NORWAY  |  Oslo, Norway Travel Guide
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A Brief History of Oslo

Christiania (Oslo, Norway), in an 1814 painting by Margrethe Kristine Tholstrup

A Brief History of Oslo

Oslo is the oldest of the three Scandinavian capitals. It was officially founded around the year 1050 AD by Harald Hårdråde, but there is evidence of a city existing as far back as the year 1000 AD. It was no coincidence that people first settled on the fertile grounds, where Oslo is now situated, at the end of the Oslofjord. Nor was it an accident that the Vikings developed a village here, which gave them access to the ocean, while they also had control over ships coming into the harbor, all of which had to enter through the bottleneck-shaped fjord. The city thrived commercially during the Viking Age and continued to flourish in the Middle Ages when the kings started taking over and Christianity became the main religion.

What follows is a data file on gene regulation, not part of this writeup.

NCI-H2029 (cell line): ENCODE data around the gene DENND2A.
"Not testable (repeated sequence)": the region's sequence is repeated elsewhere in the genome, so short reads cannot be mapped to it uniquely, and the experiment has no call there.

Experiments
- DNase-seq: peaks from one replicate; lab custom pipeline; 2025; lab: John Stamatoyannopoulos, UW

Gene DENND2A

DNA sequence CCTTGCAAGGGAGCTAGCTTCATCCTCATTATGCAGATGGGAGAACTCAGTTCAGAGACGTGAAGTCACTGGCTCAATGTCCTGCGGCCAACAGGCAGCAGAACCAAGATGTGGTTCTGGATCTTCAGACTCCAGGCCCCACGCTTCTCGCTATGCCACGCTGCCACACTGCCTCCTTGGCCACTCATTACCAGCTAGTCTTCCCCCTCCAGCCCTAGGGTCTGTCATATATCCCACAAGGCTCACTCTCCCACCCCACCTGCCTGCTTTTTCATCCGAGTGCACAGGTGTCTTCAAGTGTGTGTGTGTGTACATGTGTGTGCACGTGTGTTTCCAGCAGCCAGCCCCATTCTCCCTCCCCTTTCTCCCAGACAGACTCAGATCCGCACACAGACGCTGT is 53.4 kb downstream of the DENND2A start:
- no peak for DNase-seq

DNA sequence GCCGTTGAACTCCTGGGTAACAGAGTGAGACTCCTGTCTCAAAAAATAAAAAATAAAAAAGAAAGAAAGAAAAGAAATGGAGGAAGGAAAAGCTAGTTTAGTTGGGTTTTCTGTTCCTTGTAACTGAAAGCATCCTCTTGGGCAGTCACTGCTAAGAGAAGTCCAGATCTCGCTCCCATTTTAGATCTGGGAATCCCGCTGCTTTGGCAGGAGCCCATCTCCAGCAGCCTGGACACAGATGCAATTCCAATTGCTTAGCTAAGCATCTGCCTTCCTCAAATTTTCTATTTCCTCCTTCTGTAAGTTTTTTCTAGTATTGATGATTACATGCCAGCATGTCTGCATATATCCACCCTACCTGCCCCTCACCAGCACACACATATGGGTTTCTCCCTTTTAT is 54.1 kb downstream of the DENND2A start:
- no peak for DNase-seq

Akershus Castle was built around the year 1300 by King Håkon V at a time when Oslo took over as capital of Norway after Bergen. In 1624, King Christian IV changed the name of the city from Oslo to Christiania in honor of himself. Norway had already been under Danish rule for a few centuries and, when the city was completely rebuilt after a disastrous fire, the king decided to start a new era for the city under a new name. In 1925, 20 years after the dissolution of the union between Sweden and Norway, the city’s name was changed back to Oslo.

Last updated December 14, 2013
Posted in   Norway  |  Oslo
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